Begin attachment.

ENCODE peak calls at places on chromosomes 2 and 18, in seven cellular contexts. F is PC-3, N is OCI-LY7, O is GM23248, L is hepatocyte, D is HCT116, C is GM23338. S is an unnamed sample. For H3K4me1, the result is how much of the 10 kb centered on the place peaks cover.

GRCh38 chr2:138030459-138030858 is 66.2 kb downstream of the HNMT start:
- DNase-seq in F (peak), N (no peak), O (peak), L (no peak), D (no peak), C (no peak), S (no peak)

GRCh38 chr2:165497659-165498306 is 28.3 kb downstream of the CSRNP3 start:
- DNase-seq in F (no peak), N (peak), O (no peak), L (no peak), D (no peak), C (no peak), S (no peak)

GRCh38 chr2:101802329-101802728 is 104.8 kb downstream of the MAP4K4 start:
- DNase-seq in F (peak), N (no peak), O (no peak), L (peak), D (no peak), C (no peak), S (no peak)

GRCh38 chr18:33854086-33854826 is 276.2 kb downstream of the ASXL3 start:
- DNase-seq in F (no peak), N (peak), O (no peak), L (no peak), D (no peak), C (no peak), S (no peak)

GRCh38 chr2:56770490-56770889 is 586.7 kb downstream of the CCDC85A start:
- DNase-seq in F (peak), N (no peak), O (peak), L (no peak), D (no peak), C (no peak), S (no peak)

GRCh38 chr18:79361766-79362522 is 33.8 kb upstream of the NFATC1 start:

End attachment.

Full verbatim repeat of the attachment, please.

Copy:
ENCODE peak calls at places on chromosomes 2 and 18, in seven cellular contexts. F is PC-3, N is OCI-LY7, O is GM23248, L is hepatocyte, D is HCT116, C is GM23338. S is an unnamed sample. For H3K4me1, the result is how much of the 10 kb centered on the place peaks cover.

GRCh38 chr2:138030459-138030858 is 66.2 kb downstream of the HNMT start:
- DNase-seq in F (peak), N (no peak), O (peak), L (no peak), D (no peak), C (no peak), S (no peak)

GRCh38 chr2:165497659-165498306 is 28.3 kb downstream of the CSRNP3 start:
- DNase-seq in F (no peak), N (peak), O (no peak), L (no peak), D (no peak), C (no peak), S (no peak)

GRCh38 chr2:101802329-101802728 is 104.8 kb downstream of the MAP4K4 start:
- DNase-seq in F (peak), N (no peak), O (no peak), L (peak), D (no peak), C (no peak), S (no peak)

GRCh38 chr18:33854086-33854826 is 276.2 kb downstream of the ASXL3 start:
- DNase-seq in F (no peak), N (peak), O (no peak), L (no peak), D (no peak), C (no peak), S (no peak)

GRCh38 chr2:56770490-56770889 is 586.7 kb downstream of the CCDC85A start:
- DNase-seq in F (peak), N (no peak), O (peak), L (no peak), D (no peak), C (no peak), S (no peak)

GRCh38 chr18:79361766-79362522 is 33.8 kb upstream of the NFATC1 start: